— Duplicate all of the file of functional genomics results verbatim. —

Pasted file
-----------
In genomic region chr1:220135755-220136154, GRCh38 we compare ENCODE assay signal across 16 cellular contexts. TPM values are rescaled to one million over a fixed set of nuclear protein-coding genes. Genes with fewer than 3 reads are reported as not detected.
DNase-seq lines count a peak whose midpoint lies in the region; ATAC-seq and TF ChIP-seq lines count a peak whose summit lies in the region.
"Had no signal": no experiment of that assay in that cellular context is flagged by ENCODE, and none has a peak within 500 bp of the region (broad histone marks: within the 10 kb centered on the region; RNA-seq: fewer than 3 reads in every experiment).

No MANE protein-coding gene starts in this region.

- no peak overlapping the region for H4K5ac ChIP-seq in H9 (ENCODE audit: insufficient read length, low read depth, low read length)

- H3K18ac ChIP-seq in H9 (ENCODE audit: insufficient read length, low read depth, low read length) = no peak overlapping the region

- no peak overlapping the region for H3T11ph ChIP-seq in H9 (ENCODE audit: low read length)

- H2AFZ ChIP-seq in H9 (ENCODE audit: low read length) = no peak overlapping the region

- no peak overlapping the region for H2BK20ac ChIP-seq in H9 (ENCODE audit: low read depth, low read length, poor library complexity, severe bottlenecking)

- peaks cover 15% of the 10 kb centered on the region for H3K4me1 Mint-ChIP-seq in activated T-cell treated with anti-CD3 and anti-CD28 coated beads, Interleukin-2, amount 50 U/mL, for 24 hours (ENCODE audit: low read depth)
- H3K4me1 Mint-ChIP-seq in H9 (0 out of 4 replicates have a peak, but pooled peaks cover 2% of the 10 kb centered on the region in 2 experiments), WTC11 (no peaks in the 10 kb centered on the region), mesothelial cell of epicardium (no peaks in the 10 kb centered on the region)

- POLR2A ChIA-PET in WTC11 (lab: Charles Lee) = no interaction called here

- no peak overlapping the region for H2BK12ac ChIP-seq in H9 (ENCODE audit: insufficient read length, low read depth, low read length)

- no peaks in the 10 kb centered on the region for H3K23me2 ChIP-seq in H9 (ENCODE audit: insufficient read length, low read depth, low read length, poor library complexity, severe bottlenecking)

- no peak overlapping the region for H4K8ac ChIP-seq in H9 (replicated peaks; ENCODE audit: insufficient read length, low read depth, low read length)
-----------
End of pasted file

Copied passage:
In genomic region chr1:220135755-220136154, GRCh38 we compare ENCODE assay signal across 16 cellular contexts. TPM values are rescaled to one million over a fixed set of nuclear protein-coding genes. Genes with fewer than 3 reads are reported as not detected.
DNase-seq lines count a peak whose midpoint lies in the region; ATAC-seq and TF ChIP-seq lines count a peak whose summit lies in the region.
"Had no signal": no experiment of that assay in that cellular context is flagged by ENCODE, and none has a peak within 500 bp of the region (broad histone marks: within the 10 kb centered on the region; RNA-seq: fewer than 3 reads in every experiment).

No MANE protein-coding gene starts in this region.

- no peak overlapping the region for H4K5ac ChIP-seq in H9 (ENCODE audit: insufficient read length, low read depth, low read length)

- H3K18ac ChIP-seq in H9 (ENCODE audit: insufficient read length, low read depth, low read length) = no peak overlapping the region

- no peak overlapping the region for H3T11ph ChIP-seq in H9 (ENCODE audit: low read length)

- H2AFZ ChIP-seq in H9 (ENCODE audit: low read length) = no peak overlapping the region

- no peak overlapping the region for H2BK20ac ChIP-seq in H9 (ENCODE audit: low read depth, low read length, poor library complexity, severe bottlenecking)

- peaks cover 15% of the 10 kb centered on the region for H3K4me1 Mint-ChIP-seq in activated T-cell treated with anti-CD3 and anti-CD28 coated beads, Interleukin-2, amount 50 U/mL, for 24 hours (ENCODE audit: low read depth)
- H3K4me1 Mint-ChIP-seq in H9 (0 out of 4 replicates have a peak, but pooled peaks cover 2% of the 10 kb centered on the region in 2 experiments), WTC11 (no peaks in the 10 kb centered on the region), mesothelial cell of epicardium (no peaks in the 10 kb centered on the region)

- POLR2A ChIA-PET in WTC11 (lab: Charles Lee) = no interaction called here

- no peak overlapping the region for H2BK12ac ChIP-seq in H9 (ENCODE audit: insufficient read length, low read depth, low read length)

- no peaks in the 10 kb centered on the region for H3K23me2 ChIP-seq in H9 (ENCODE audit: insufficient read length, low read depth, low read length, poor library complexity, severe bottlenecking)

- no peak overlapping the region for H4K8ac ChIP-seq in H9 (replicated peaks; ENCODE audit: insufficient read length, low read depth, low read length)